• Debbie Covino, PhD

Bad Thought: I’m such an idiot.

This is a thought that comes to mind for many of us when something goes wrong in life. We blame ourselves, thinking we’re inept, unintelligent, clueless, or weak. Though we may not admit it to others, privately we can feel defective. I work with many clients who are far too hard on themselves about whatever aspect of their life is not shaping up the way they’d like.

I’d like to recommend the following exercise in self-compassion from Greater Good Magazine for all those who struggle to tell themselves, I am a good and adept human being doing my best in a challenging world:

SELF-COMPASSIONATE LETTER

TIME REQUIRED

15 minutes. Try to do this practice once per week, or at least once per month.

HOW TO DO IT

First, identify something about yourself that makes you feel ashamed, insecure, or not good enough. It could be something related to your personality, behavior, abilities, relationships, or any other part of your life. 

Once you identify something, write it down and describe how it makes you feel. Sad? Embarrassed? Angry? Try to be as honest as possible, keeping in mind that no one but you will see what you write. 

The next step is to write a letter to yourself expressing compassion, understanding, and acceptance for the part of yourself that you dislike. 

As you write, follow these guidelines:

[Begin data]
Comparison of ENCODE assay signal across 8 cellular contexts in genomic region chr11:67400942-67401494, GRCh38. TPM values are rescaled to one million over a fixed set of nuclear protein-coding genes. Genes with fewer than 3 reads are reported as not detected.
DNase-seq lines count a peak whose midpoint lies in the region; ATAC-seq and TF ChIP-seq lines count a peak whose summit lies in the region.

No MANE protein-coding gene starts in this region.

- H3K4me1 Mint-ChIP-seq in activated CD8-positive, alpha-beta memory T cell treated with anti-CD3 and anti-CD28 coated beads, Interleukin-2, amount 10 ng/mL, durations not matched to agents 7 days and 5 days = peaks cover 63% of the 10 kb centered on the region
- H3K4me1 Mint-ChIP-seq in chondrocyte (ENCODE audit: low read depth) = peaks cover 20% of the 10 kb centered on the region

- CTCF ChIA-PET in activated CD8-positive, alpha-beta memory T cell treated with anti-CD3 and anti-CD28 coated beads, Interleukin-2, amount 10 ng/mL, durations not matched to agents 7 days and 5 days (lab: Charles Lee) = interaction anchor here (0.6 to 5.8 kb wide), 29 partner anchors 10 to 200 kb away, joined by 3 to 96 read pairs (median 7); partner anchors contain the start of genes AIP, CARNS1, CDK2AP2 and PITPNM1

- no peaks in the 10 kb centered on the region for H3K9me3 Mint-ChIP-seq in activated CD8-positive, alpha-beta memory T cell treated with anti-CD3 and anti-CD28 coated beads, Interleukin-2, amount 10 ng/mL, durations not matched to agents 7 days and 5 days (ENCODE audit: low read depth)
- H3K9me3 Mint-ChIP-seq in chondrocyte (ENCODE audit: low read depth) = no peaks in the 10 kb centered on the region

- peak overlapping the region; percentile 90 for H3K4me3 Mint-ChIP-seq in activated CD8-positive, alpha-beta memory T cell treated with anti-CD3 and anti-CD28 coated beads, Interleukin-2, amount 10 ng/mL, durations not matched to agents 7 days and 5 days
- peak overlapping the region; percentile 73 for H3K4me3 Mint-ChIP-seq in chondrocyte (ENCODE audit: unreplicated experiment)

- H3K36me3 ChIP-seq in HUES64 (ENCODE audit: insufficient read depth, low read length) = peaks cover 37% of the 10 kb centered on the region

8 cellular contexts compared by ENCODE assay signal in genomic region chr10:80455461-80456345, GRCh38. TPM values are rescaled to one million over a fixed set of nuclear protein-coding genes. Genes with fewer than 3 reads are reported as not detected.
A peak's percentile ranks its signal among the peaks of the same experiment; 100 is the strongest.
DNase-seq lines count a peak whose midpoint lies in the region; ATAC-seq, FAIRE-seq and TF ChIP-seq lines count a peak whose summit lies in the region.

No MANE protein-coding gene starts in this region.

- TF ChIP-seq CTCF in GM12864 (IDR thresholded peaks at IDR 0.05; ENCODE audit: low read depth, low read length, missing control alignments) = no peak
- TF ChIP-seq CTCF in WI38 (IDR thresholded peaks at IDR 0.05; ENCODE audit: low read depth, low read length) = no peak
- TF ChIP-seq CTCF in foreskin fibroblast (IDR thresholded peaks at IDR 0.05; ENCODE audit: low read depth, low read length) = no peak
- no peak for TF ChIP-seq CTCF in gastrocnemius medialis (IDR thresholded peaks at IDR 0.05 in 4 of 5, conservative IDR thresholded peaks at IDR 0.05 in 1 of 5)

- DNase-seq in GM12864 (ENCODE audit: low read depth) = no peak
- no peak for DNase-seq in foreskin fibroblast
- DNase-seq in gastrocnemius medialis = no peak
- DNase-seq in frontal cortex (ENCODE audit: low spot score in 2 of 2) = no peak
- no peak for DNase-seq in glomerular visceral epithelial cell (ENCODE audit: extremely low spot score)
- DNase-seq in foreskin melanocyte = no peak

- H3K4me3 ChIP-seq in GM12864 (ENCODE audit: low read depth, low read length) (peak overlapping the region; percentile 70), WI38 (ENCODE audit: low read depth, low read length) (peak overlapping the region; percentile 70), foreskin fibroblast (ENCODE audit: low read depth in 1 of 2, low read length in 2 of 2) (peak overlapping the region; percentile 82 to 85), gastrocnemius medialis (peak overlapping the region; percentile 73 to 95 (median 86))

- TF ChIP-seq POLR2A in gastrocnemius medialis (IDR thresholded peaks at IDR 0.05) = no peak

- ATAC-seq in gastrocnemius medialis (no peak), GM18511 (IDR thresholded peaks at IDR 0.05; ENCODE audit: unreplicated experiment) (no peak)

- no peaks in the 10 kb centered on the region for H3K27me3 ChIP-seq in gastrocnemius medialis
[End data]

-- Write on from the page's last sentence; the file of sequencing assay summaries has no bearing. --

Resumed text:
1. Imagine that there is someone who loves and accepts you unconditionally for who you are. What would that person say to you about this part of yourself?

2. Remind yourself that everyone has things about themselves that they don’t like, and that no one is without flaws. Think about how many other people in the world are struggling with the same thing that you’re struggling with.

3. Consider the ways in which events that have happened in your life, the family environment you grew up in, or even your genes may have contributed to this negative aspect of yourself. 

4. In a compassionate way, ask yourself whether there are things that you could do to improve or better cope with this negative aspect. Focus on how constructive changes could make you feel happier, healthier, or more fulfilled, and avoid judging yourself.

5. After writing the letter, put it down for a little while. Then come back to it later and read it again. It may be especially helpful to read it whenever you’re feeling bad about this aspect of yourself, as a reminder to be more self-compassionate.


https://ggia.berkeley.edu/practice/self_compassionate_letter?utm_source=Greater+Good+Science+Center&utm_campaign=f0310b38d4-EMAIL_CAMPAIGN_GG_Newsletter_Nov_28_2018&utm_medium=email&utm_term=0_5ae73e326e-f0310b38d4-52366311


You're reading the Bad Thoughts Blog, which maintains that feeling good is as simple as thinking a better thought. I'm Debbie Covino, hypnotherapist, coach, and creator of the Master Your Own Mind self-hypnosis audio program and the All Day Hypnosis audio courses, available at https://www.hypnotic-wellbeing.com/digital-audio-programs

Click here to get your free Memory Spa Audio: https://www.hypnotic-wellbeing.com

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